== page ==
Working through the trauma of the Holidays

I was with a patient this week making a routine bi-weekly visit. At the end of our time together, as I was getting out of my chair, I wished my friend a “Happy Thanksgiving.” Her eyes began to well with tears and she stated that this time of year for her was anything but “happy”. She then began to share with me part of her life’s journey (that I did not know about) and how she had lost faith in God.


I felt terrible that my best wishes had triggered such raw emotion and that she was experiencing such pain. I stayed for a while until she was calm again and we prayed together for healing and a renewed sense of God’s presence and grace in her life.


As I drove away from the facility to my next appointment, I pondered what had just happened and reflected on how the holidays for many people are not a time of joy and hopefulness but a real sense of what Saint Ignatius called “spiritual desolation.” It is my experience that each and every one of us goes through periods of time when we feel distant from one another, ourselves, and even God. If you read the lives and witness of the saints, you will find that this is a common experience.


The question is: how does one survive a period of “spiritual desolation”?


Saint Ignatius of Loyola was a Spanish priest and theologian, who founded the religious order called the Society of Jesus (Jesuits). Ignatius is remembered as a talented spiritual director. He recorded his method in a celebrated treatise called the Spiritual Exercises, a simple set of meditations, prayers, and other mental exercises, first published in 1548. He gave some very specific instructions on working through a period of “desolation.”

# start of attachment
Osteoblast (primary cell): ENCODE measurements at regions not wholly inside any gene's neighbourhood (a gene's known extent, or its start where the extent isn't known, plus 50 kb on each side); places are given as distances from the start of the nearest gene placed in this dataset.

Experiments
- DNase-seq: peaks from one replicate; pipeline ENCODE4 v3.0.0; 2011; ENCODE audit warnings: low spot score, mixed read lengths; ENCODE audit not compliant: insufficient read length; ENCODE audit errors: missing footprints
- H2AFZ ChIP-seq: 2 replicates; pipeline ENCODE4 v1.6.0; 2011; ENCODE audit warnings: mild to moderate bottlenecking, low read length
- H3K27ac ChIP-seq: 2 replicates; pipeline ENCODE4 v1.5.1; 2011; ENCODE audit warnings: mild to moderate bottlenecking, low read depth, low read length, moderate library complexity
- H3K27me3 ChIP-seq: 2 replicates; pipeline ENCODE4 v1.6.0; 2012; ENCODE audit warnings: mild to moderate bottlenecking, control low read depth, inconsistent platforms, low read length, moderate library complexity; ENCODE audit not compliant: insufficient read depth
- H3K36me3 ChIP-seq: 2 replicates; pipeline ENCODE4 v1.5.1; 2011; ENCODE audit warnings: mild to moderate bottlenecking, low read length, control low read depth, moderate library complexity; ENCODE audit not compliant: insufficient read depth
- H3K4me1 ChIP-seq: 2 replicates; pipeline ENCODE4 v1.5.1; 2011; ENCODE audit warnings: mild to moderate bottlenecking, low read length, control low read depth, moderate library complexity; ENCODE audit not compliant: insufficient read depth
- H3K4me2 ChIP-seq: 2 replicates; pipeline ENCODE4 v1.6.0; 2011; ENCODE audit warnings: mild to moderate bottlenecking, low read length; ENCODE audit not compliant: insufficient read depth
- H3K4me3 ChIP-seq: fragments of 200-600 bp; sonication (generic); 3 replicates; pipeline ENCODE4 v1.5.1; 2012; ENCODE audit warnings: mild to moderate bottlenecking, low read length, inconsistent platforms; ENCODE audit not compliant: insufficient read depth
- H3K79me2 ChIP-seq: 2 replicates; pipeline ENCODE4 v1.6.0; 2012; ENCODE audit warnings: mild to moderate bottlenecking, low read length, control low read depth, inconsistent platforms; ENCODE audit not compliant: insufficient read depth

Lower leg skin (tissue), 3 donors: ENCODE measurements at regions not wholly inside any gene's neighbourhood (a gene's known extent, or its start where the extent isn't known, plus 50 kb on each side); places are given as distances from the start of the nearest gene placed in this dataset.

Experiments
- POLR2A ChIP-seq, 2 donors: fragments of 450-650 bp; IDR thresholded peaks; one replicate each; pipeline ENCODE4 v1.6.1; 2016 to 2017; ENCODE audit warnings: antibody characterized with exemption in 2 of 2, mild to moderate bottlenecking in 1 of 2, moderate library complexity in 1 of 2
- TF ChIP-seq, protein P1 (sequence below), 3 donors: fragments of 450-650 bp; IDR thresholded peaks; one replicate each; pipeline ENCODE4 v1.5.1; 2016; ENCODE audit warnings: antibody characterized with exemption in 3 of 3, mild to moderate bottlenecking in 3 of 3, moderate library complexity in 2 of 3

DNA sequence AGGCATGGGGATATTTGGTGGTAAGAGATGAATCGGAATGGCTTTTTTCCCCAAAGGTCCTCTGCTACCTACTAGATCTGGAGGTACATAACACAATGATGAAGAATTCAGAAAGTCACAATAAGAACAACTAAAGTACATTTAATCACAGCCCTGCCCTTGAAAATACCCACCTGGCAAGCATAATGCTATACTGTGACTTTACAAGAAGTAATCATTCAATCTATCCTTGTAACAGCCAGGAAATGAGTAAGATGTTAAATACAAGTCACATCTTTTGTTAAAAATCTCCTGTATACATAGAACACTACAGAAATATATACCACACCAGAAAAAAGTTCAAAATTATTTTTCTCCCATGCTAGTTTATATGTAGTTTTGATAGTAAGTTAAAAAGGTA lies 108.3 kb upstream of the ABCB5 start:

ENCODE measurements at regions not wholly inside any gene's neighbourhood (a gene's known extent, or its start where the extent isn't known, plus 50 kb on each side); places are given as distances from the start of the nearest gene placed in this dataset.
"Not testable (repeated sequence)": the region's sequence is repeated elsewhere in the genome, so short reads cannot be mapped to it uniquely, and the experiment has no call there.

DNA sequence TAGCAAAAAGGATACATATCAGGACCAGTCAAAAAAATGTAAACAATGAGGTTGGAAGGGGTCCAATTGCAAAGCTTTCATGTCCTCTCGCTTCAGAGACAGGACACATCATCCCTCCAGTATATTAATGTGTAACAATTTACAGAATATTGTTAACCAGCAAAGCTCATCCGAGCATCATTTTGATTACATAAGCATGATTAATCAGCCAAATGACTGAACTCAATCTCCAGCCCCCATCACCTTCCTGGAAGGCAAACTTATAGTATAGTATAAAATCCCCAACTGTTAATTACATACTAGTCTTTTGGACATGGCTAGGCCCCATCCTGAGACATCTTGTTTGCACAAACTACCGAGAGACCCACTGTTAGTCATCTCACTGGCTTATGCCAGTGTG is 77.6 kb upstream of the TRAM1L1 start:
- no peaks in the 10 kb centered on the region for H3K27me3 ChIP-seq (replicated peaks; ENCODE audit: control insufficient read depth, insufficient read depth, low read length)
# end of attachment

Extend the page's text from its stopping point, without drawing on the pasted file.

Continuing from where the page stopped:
Here are some of Ignatius’s guidelines (Rebecca Ruiz,

1.       Call it out. Do not keep these unnerving feelings a secret. Tell your spiritual advisor or a trusted spiritual companion, and name the exact feelings that you are feeling. For instance, one might say, “I feel despair,” “I feel hopeless,” “I feel like God has abandoned me,” or “I feel angry at God.” Do not be ashamed. The Enemy wants us to keep it a secret so that these painful feelings and doubts can fester and grow. Naming the desolation out loud is one of the first steps in removing the power it has over us.

2.       Be compassionate toward yourself during this trying time. You are not a “bad” Christian. You are simply working through a very difficult time and, with God’s grace, you will have the strength to get through this intact.

3.       Be disciplined. Stick to your spiritual routine. Don’t withdraw from your faith community or stop going to Sunday services. Do not make changes while in desolation.

4.       Don’t “go it alone.” Lean on your spiritual advisor and a few trusted spiritual companions. It is critical that you speak to your spiritual advisor during this time. Some of the hallmarks of desolation, in addition to doubts and hopelessness that draws one away from God, are confusion and lack of objectivity. Your trusted spiritual companions know you and your story. They can remind you of all of the blessings God has bestowed upon you over the years, and they can help you see things in a more objective light. And if your desolation is stemming from any other factors, your spiritual advisor can help you identify those factors and guide you through ways of addressing them or finding the professional help to do so.

5.       Trust that God has a purpose for allowing the desolation, even though it will likely be impossible for you to see this purpose at the time.


“Spiritual desolation” happens to all of us. It can be very painful. The Body of Christian believers might want to consider actively listening to friends and peers during the next six weeks; to walk with and assist in any way that we can those persons who are struggling during the holidays. Know of my prayers for each and every one of you who reads these words. More importantly, believe and have faith that God loves you, filling you with grace and mercy, and journeys with you to the end.